Out of curiosity, I looked at an old election thread here. There the OP who was co-ordinating the nominations posits:

I think we can all agree that self-nominations should be prohibited.

But, recently, the policy has been:

All nominations are by definition self-nominations. Nominating others is absolutely not supported.

I am not questioning the policy; I am just curious about the reason for the change of heart. It seems that the older elections in stackoverflow also supported nominations by others.

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    $\begingroup$ For one, the thread you linked to seems to be started by a user, the "no-self-nomination" rule is his opinion. The current system is handed down from "up high", which reflects Jeff Atwood and Co.'s more position. So Two different groups of people, two different ideas. No "change of heart" involved at all. $\endgroup$ Commented Dec 8, 2010 at 23:50
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    $\begingroup$ Like Willie Wong said, there is no connection between the opinions in those posts, but I too would be interested in an explanation of the policy on self-nomination. $\endgroup$ Commented Dec 8, 2010 at 23:54
  • $\begingroup$ @Willie Wong: I understand your point about that user. I wouldn't have asked the question for that alone. The thing to note is that past stackoverflow elections too had nominations by others. See this thread: meta.stackexchange.com/questions/35583 .... Also I must repeat, I am not questioning anything or asking for any change; I am just clearing my curiosity. In fact I rather like the lack of clutter when self-nominations are required. $\endgroup$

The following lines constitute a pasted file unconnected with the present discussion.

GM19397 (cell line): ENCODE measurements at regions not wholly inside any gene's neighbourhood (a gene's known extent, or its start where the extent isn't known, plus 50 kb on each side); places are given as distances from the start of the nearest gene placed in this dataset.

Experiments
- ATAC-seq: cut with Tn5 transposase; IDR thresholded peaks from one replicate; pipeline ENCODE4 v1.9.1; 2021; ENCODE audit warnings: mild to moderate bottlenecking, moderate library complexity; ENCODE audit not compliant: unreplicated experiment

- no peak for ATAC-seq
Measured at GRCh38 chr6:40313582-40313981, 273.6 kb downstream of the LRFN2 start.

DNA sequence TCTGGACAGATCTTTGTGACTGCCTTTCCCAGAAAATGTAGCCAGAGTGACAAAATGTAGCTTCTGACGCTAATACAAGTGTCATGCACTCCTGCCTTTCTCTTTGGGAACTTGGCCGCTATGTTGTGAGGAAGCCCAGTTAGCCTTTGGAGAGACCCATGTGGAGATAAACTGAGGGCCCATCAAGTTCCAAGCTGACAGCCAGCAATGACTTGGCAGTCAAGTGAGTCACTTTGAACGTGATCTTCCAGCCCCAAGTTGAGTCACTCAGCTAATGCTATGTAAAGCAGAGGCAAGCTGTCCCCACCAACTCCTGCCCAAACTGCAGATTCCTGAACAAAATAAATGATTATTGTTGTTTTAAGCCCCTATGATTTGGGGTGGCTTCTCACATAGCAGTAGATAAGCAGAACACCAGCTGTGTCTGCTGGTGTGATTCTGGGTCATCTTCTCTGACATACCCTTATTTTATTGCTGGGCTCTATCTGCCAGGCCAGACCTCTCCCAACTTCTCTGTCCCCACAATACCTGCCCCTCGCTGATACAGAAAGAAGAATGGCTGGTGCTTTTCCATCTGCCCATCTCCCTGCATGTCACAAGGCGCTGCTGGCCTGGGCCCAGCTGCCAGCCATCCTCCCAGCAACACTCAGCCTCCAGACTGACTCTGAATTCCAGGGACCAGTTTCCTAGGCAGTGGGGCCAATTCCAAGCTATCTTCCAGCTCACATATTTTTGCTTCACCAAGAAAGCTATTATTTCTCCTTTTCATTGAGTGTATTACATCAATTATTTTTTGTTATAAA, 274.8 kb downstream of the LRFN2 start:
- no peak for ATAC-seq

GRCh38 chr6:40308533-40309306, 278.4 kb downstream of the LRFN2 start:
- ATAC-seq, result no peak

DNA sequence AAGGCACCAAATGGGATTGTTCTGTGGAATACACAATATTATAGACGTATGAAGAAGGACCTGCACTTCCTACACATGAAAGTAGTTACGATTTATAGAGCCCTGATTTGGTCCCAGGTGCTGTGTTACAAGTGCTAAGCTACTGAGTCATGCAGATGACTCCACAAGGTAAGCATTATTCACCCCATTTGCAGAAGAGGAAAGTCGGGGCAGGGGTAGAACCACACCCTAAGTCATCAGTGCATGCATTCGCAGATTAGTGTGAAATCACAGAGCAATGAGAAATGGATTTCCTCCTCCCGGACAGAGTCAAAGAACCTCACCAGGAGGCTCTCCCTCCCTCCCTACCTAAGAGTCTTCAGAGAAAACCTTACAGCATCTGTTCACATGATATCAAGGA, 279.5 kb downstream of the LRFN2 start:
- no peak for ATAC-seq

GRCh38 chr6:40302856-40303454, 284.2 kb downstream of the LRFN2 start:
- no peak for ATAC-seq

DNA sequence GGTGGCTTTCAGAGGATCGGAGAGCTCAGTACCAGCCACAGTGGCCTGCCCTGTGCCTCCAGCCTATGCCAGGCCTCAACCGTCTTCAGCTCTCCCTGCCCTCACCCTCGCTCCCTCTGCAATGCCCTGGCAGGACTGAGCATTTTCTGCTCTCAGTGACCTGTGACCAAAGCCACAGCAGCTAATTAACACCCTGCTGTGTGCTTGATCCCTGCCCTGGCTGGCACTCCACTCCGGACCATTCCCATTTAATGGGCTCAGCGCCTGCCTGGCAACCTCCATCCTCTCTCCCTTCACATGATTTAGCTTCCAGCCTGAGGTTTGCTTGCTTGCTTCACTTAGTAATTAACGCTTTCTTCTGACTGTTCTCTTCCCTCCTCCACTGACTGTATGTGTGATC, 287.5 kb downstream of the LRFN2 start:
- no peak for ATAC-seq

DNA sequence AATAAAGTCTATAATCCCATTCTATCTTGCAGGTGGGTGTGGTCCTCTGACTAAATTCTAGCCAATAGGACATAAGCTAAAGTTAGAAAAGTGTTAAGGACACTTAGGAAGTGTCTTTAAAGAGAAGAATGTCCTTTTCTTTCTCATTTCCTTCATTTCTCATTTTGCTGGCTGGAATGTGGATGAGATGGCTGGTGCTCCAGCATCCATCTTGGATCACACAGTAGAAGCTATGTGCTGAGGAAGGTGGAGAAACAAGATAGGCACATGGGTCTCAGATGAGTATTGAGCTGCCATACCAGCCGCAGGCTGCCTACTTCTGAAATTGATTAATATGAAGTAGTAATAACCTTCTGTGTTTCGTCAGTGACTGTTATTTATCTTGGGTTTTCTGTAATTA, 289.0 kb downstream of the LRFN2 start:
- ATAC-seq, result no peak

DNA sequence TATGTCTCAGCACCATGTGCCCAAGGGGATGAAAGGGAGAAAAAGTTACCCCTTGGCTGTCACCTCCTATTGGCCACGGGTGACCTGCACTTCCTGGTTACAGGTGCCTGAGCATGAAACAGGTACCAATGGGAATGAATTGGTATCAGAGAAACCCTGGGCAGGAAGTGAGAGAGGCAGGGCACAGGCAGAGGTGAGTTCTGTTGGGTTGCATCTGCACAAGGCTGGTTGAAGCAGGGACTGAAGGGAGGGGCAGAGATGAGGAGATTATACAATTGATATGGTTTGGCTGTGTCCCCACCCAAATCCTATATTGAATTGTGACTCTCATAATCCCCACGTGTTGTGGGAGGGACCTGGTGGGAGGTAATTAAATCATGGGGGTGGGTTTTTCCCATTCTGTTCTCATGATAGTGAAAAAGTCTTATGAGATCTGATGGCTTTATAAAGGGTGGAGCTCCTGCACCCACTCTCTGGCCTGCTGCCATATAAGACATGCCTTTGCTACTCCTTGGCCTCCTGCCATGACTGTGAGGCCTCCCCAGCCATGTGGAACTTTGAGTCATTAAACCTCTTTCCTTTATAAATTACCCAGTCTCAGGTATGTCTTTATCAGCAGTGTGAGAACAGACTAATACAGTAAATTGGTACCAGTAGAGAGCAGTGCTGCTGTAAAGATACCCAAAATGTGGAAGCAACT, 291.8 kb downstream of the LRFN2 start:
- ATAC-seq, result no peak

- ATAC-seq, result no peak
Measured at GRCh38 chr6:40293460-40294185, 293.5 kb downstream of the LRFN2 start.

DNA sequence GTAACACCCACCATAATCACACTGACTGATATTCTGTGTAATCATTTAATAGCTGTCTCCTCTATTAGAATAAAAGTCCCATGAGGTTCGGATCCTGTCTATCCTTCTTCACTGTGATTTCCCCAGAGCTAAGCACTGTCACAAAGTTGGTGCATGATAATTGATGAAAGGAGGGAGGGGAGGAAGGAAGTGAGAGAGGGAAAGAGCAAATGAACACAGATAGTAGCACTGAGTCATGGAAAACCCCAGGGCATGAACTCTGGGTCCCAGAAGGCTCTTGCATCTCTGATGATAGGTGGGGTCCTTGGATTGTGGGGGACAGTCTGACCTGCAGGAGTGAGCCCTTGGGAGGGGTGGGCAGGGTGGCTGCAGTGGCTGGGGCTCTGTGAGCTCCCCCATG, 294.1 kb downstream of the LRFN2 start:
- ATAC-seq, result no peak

– user1119
    Commented Dec 8, 2010 at 23:56
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    $\begingroup$ But your post as written is confusing, because you ask for a "reason for the change of heart" after citing evidence that is irrelevant to changes in actual policy. Perhaps you could instead include the link in your comment in the question? $\endgroup$ Commented Dec 8, 2010 at 23:59
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    $\begingroup$ I didn't know that thread. Thanks for the link. $\endgroup$ Commented Dec 9, 2010 at 1:27

2 Answers 2


When we did allow outside nominations, it caused a lot of problems:

  • users often did not know they were nominated by someone else
  • users sometimes did not want to be nominated at all
  • it implies a lot of coordination, more than there actually is, between users

There is, I think, an important difference between nominating yourself and accepting someone else's nomination. While in theory this could work and feels very democratic, in practice it typically does not, and has a small but significant chance of causing confusion and possible hard feelings.

Best to let users nominate themselves so there is no chance of confusion or misunderstanding. I also think people who self-nominate are the most motivated to participate, anyway.